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Privasec’s Consultant, Sajeeb Lohani has been invited to speak at the OWASP Conference in Auckland, New Zealand on 22nd February. OWASP New Zealand conference provides a great platform for security professionals, developers and software testers to discuss development techniques for building more secure applications. Sajeeb will be addressing core threat modelling concepts to identify edge cases in software, prior to releasing them publicly. Come and say hello if you are attending the conference. Check out the event details here:

In March 2018, a non-profit cybersecurity organization in Switzerland launched project URLhaus with the aim of detecting, collating and sharing URLs that contain malware. In the 10 months since its inception, over 265 security researchers helped takedown nearly 100,000 websites which were distributing malware.

The URLhaus project has been a massive success and is assisting network administrators and security analysts with protecting their environment. Averaging 300 new detections per day, this feed is freely available to anyone via their API, feeds or can be downloaded and imported into non-programmatic protection systems. The URLhaus detections are also being distributed to prevalent blacklisting services such as Google Safe Browsing, Spamhaus DBL and SURBL.

There are some interesting trends that can be identified from analysis of their published statistics. The notable standout from the list of detected malware is Emotet, a banking trojan derived from an earlier banking trojan Feodo. Discovered in June 2014, Emotet has become one of the most costly financial malware infections and, as can be seen from the URLhaus data, is still rampant today.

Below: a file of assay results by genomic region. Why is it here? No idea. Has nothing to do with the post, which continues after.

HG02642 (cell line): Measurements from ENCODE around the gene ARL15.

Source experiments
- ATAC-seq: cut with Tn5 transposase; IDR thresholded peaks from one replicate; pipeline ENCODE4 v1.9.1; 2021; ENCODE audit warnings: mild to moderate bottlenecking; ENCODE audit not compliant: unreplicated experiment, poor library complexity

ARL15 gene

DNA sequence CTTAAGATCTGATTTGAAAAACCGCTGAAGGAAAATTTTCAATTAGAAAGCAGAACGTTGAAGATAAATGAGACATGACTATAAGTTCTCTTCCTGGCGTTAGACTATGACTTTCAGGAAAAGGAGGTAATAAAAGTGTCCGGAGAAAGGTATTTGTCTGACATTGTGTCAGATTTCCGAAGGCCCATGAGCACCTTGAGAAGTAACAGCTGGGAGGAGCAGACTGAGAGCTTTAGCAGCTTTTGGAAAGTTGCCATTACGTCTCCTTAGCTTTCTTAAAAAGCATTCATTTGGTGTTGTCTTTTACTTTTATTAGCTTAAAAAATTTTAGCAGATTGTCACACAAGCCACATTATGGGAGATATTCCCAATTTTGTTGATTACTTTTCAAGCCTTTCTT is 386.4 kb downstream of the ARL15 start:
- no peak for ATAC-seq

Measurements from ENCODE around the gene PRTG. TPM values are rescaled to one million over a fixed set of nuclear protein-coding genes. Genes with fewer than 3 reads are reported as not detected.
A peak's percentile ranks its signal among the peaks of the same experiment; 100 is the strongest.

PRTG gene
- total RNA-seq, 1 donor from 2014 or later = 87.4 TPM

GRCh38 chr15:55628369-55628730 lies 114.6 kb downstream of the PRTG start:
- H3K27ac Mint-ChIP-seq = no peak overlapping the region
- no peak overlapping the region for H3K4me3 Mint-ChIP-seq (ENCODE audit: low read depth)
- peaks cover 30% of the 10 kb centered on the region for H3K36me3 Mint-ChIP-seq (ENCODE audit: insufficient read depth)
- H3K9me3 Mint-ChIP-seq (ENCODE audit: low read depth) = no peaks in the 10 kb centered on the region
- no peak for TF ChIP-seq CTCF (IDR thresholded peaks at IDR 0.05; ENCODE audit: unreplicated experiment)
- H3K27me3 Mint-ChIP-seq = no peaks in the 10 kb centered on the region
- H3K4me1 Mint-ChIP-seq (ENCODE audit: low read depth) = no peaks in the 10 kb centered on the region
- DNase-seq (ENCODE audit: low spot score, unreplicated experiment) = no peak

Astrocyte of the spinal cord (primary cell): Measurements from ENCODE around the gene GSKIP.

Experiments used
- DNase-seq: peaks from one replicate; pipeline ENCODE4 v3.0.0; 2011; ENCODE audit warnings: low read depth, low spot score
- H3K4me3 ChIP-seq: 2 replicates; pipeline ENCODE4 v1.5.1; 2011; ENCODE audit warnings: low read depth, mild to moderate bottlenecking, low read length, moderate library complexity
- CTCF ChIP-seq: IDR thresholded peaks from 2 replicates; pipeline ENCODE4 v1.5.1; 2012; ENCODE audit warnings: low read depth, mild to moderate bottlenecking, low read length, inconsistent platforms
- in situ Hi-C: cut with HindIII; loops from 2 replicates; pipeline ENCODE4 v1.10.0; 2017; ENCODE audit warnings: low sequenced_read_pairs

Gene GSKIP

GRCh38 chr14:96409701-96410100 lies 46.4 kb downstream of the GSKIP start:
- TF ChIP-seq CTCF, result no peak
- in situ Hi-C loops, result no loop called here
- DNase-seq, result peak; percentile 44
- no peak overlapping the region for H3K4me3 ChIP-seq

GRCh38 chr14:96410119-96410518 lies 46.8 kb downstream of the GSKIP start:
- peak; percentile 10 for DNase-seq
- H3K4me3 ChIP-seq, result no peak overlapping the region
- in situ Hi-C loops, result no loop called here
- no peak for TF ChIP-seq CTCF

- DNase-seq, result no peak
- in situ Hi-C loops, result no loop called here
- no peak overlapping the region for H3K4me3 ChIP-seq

Almost every week, an ever-growing list of data breaches occurs around the world. In a lot of cases, attackers gain access to sensitive information such as a hashed password database. An alarming observation of recent attacks is how credentials are stored.

Many of the recent breaches (small and large), are using old, outdated and insecure methods for today’s standards such as MD5, unsalted SHA variations and even plain-text passwords. These methods can be trivial for an attacker to retrieve the plain-text passwords through brute-force attacks.

The ISM and NIST provide guidance and recommendations of storing passwords. As a summary:

• ISM: As per control 1252, agencies must store credentials in a hashed format using a strong hashing algorithm that is uniquely salted. For example, a hashing algorithm from at least the SHA2 family.

• NIST: Passwords must be hashed (SHA1-3) and salted with at least 32-bits of data.

It’s recommended to ensure best-practices and hardening guides are followed to protect such sensitive information. In addition, layering security controls such as implementing MFA provides an extra level of protection. The goal here is to ensure that if a breach occurs, brute-force type attacks would prove impractical.

Author: David Roccasalva

How are you stroing your passwords


A critical bug has just been discovered in the new iOS allowing eavesdropping via FaceTime. A fix is expected later this week, but in the meantime, it is highly recommended to turn off FaceTime.

An organisation can lose its data due to many reasons: cyber-attacks, corrupt storage media, rogue employees or human error. A simple yet effective solution to backup your data is the 3-2-1 strategy. The strategy consists of three steps:

• STEP 1: Create three copies of your data including one primary copy and two other backup copies.
• STEP 2: Store the two backup copies on two different media such as hard disks or cloud.
• STEP 3: Always keep one of these copies at an offsite location. 

Daily backups are bread and butter for any IT department. Yet many companies fail to formulate a backup and recovery plan for their data. Start by implementing the 3-2-1 backup strategy. Check out the following article by one of our experience consultants, David Roccasalva, about considerations that need to be taken before making a data backup strategy.